I recently spent a couple days in Traverse City, Michigan. In a state that’s rich with excellent breweries, the Traverse area is particularly lucky to have not one but two restaurants with brewpubs (Mackinaw Brewing Company and North Peak Brewing, both with average to above-average beers) and a Jolly Pumpkin outfit up north on the Old Mission peninsula. In addition to all of these, Traverse also has one of the most interesting yet unknown breweries in the state – Right Brain Brewery hidden in the Warehouse district.
The lack of discussion about Right Brain Brewing is, I believe, by design. If you had someone who I heard repeatedly described as a “mad scientist” of brewing working his magic in your own backyard, would you tell people about it? Or would you keep it under your hat and drink it all yourself?
John Niedermaier is the man slaving away over a hot tub of mash and wort for our benefit, and the reason you keep going back to Right Brain is because you barely ever see the same thing twice. They don’t bottle, they offer kegs to a few limited local restaurants and otherwise keep everything on tap at their brewpub.
For another look at the board, I’m not sure the details are quite right in this RBB-related post, but you can check out some of the other offerings from a year before.
If it’s out, it’s out, nothing you can do about it. While they try to have a dozen on draft at any time, we showed up on a Friday night and they were already out of two, the next afternoon they were down another two. You’ve got to act fast and have a good memory – if you love something, you’ll have to make it yourself if you ever want it again.
Rather than wax poetic about the brewery as a whole, or get too in-depth into beers you’ll probably never drink (unless you’re already on the way there RIGHT NOW), I thought a quick look at one weekend’s worth of beer drinking would provide a pretty good idea of what goes on at (what Karl is calling) the Best Brewpub You’ve Never Heard Of.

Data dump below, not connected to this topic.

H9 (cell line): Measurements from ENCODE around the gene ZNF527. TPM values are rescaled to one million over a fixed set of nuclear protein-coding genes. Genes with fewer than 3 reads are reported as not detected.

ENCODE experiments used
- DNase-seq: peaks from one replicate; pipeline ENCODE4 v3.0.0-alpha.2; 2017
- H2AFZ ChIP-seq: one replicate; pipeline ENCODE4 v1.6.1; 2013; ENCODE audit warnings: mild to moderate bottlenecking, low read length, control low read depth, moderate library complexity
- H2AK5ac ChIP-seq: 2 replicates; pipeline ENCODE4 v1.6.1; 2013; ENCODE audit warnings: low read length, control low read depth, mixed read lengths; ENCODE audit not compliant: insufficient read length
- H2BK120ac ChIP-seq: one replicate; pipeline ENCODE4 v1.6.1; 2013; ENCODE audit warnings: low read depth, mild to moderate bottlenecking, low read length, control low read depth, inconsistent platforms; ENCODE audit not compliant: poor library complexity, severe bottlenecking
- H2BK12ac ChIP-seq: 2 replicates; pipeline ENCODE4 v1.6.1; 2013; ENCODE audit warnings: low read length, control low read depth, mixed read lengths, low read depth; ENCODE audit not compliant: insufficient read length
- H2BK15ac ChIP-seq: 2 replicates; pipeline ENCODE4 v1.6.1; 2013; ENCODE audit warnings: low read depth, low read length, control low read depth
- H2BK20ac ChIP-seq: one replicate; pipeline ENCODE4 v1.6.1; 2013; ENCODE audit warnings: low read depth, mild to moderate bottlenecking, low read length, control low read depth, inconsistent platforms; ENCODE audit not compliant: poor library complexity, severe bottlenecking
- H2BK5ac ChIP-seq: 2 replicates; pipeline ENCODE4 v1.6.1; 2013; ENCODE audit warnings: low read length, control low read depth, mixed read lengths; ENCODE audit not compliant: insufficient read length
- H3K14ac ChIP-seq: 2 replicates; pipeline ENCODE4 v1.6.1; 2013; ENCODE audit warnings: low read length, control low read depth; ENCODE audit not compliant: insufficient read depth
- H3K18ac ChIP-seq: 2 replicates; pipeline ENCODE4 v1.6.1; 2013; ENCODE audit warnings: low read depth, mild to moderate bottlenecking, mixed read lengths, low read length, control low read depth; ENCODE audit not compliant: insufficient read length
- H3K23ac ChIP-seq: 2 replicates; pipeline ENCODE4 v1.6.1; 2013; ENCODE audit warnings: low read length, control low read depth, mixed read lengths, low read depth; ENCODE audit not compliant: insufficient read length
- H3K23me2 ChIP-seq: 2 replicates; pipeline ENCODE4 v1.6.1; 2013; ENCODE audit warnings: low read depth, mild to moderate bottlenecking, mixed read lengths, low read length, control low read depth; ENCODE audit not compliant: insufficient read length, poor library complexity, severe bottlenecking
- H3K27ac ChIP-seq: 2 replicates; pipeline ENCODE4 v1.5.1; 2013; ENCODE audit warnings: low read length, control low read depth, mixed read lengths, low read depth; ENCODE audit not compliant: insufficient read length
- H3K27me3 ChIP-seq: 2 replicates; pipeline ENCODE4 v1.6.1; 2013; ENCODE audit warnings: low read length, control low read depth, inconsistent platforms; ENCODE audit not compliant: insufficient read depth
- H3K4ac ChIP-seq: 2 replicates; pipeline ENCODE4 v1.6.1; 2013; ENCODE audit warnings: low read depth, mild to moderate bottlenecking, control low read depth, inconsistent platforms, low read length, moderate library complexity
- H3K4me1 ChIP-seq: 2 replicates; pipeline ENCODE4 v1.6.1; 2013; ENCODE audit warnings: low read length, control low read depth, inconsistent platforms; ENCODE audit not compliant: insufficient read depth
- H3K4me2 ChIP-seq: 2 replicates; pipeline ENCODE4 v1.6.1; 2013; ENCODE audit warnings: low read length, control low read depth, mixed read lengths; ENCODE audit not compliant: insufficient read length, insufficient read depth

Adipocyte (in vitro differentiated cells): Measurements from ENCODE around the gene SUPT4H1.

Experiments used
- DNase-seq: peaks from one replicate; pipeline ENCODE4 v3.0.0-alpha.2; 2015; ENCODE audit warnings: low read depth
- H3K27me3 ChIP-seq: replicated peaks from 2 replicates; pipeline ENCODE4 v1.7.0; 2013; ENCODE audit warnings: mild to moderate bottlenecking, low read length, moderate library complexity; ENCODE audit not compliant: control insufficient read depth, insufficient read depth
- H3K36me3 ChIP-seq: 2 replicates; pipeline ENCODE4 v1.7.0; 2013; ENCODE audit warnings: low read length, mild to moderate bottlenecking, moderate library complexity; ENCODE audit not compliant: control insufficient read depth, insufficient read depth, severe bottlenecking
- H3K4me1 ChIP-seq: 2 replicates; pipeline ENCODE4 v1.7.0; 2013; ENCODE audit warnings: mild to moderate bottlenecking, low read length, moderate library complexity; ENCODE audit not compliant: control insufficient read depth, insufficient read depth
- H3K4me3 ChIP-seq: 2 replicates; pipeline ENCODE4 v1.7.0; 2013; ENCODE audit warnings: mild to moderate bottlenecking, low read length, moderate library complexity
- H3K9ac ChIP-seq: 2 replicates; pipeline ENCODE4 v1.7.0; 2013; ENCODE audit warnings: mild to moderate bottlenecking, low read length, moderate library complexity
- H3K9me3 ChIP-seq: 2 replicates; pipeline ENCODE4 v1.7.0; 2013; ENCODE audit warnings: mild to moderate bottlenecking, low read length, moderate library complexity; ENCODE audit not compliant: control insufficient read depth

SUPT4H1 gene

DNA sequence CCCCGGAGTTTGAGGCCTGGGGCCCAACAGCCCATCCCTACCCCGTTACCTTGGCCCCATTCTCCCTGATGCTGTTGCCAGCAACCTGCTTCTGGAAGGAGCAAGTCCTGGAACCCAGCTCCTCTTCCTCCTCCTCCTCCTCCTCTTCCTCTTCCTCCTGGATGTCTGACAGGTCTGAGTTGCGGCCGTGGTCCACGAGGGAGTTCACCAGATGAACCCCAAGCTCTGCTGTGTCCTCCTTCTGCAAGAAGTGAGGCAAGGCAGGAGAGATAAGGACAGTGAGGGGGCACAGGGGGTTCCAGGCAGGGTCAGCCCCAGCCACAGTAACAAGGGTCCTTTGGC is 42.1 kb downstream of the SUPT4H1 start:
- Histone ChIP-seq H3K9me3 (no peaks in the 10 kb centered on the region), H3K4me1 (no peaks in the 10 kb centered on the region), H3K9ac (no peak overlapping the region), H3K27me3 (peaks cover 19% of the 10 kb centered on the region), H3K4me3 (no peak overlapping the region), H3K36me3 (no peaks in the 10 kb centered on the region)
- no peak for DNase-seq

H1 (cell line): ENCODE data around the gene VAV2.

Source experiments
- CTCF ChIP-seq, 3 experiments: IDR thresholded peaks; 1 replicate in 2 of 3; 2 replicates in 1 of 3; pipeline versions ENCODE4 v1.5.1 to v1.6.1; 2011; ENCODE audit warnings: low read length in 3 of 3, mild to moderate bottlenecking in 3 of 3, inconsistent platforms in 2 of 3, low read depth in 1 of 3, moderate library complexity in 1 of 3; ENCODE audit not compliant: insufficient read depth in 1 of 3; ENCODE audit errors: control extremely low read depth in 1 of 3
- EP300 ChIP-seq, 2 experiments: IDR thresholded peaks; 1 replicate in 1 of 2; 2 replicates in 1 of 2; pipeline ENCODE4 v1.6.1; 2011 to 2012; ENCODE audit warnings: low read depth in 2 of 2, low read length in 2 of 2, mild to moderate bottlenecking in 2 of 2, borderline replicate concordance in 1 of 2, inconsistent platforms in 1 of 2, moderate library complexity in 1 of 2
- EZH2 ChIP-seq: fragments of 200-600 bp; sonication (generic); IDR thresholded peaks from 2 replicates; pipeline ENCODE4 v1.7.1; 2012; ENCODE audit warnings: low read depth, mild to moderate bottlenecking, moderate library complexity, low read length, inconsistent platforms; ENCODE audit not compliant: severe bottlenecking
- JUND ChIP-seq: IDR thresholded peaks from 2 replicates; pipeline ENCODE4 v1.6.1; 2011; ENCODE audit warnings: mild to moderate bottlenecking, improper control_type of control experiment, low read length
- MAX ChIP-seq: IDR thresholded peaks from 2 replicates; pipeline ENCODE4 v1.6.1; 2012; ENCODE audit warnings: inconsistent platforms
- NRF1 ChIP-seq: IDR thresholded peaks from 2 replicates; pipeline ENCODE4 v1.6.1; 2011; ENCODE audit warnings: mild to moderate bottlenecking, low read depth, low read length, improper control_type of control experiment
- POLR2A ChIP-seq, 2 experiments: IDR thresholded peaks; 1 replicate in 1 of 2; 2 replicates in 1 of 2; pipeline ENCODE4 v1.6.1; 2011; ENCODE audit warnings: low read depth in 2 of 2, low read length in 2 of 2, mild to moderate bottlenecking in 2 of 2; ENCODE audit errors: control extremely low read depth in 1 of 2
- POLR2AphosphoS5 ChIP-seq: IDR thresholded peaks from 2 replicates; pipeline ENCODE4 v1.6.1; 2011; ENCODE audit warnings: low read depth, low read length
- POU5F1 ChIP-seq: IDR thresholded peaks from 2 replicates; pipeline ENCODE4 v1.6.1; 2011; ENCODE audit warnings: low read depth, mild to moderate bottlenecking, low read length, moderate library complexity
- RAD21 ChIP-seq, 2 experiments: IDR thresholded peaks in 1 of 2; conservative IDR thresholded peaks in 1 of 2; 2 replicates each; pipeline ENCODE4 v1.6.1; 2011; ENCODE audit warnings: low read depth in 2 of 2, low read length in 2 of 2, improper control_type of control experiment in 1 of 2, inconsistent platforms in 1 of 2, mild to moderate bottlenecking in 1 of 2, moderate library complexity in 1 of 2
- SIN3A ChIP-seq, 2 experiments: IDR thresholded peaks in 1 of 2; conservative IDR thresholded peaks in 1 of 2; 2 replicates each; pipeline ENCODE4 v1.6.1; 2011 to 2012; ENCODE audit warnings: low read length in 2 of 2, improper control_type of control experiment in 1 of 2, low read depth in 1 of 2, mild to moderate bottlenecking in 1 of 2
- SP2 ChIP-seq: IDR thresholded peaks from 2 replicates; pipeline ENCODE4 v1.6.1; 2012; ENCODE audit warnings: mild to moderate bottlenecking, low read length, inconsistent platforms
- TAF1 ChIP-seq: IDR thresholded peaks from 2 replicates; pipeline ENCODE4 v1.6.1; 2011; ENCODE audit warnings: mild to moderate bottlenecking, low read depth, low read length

Beer #1) Empire Spear Ale
We lucked into a visit during the Asparagus festival in Empire Michigan. The Traverse area is basically “all cherries all the time” 51 weeks during the year, except for last weekend when they honored the humble vegetable spear. To celebrate, RBB actually brought back an ale I remember them brewing last year – an asparagus ale.
The natural followup question is, “exactly how asparagus-y is it?” The answer is “very asparagus-y.” If you don’t like the taste or smell of the vegetable, don’t even try this one. Okay, give it a shot – they’re happy to provide samples at RBB, which is very cool of them – but you might not enjoy a full pint.
The asparagus taste is huge on the nose and definitely provides a lot of heft to the taste of the body, but the lemon zest keeps this from being a one-note brew. It’s not musty or dull or boring at all, which you might expect. It’s bright, crisp, clear and well balanced. Even for people who appreciate a side of asparagus from time to time, don’t be surprised if you go in questioning the brewer’s sanity and come out questioning your own for enjoying it so much.
Beer #2 – Tree Toad IPA
The board described this selection as “bitter, malty and complex.” Oh, it was.
I filled in a while back on the Chicagoist Beer of the Week beat, and filed a report on a bottle of Big Mug Amber and Arsenalnoye I picked up at a local central-European-centric grocery store, Gene’s Sausage Shop. I described the Big Mug as tasting “like prison wine mixed with sharp cheese…” which I meant in a bad way. This is going to sound like damning with faint praise, but that same wine-ness was present in the Tree Toad, but it was good.
Complex was right – it had all the malt and hops of a Lagunitas HopStoopid, and yet the finish was remarkably funky, multi-tiered and damn near indiscribable. I don’t know if they used wine yeasts, threw in some blended red or port, or any other number of brewer’s tricks, but the end of this beer was like nothing else. It went on and on, with a very long tail to the taste, and I wouldn’t honestly describe it as an IPA despite its hop presence. It was a Frankenstein of alcohol, well worth bringing to life.
Tomorrow: The Naughty Girl Stout (get it?), brewed with peppermint leaves, and the Stuck Rudder Michigan Common. Also, I dive headfirst into the cask selection, a double-dry hopped black IPA called the Lizard King. Yes, a cask conditioned double-dry hopped black IPA. Holy hell. I told you they were nuts.